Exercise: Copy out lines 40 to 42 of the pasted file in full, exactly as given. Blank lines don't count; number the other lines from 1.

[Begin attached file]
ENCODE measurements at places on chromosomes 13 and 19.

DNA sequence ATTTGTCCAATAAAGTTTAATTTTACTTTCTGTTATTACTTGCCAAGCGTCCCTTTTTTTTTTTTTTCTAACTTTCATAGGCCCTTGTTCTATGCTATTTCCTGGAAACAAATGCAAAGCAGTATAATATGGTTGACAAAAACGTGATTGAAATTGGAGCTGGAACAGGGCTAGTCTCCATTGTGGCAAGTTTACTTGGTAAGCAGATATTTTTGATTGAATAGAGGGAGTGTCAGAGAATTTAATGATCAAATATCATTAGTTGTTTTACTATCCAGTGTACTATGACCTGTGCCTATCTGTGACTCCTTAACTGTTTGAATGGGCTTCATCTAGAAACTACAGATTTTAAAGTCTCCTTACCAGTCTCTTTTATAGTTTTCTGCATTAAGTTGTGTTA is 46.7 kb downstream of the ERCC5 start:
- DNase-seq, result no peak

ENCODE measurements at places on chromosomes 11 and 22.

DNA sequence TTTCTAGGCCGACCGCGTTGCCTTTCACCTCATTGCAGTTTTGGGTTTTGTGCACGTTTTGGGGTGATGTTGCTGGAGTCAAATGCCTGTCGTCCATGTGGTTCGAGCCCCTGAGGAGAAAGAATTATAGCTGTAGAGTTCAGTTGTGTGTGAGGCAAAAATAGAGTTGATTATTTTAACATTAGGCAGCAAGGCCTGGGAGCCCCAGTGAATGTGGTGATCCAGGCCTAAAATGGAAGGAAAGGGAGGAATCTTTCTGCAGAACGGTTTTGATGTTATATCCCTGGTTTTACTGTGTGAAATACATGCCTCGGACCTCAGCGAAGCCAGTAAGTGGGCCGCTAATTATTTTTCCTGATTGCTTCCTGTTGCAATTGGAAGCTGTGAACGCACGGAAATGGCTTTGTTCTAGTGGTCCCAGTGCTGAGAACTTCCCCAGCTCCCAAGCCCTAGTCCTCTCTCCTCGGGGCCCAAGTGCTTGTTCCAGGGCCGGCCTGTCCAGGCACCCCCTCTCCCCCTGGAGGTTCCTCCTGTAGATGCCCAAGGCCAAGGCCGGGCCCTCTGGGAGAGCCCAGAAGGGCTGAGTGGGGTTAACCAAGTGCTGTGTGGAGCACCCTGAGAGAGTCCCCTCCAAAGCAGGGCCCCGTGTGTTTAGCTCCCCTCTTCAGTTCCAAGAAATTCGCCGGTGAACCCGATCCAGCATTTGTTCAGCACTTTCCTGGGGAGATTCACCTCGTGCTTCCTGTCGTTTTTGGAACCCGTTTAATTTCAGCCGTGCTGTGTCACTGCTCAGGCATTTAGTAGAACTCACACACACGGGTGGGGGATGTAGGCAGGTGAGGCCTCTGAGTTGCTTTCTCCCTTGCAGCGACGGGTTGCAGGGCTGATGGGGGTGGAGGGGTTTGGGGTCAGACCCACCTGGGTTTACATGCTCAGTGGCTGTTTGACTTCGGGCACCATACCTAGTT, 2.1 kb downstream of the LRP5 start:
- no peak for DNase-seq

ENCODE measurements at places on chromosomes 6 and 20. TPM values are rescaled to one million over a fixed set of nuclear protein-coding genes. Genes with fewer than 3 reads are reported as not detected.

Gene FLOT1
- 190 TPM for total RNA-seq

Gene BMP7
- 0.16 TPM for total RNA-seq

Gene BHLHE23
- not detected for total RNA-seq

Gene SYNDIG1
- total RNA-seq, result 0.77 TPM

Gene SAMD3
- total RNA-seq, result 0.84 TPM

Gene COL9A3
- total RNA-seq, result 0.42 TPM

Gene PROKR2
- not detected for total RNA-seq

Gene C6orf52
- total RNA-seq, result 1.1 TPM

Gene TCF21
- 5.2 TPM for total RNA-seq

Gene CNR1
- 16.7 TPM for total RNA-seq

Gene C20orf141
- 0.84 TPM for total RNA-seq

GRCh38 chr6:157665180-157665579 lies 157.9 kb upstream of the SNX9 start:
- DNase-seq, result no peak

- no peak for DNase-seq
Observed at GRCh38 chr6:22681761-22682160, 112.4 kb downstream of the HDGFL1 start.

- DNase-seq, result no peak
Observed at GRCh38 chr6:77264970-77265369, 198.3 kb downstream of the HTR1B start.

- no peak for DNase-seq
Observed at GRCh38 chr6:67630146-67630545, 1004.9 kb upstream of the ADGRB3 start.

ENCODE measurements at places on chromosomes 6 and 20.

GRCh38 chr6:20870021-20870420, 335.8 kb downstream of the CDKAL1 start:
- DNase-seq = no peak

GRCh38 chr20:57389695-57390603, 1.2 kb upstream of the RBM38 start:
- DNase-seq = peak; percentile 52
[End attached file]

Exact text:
- DNase-seq = no peak

GRCh38 chr20:57389695-57390603, 1.2 kb upstream of the RBM38 start:
- DNase-seq = peak; percentile 52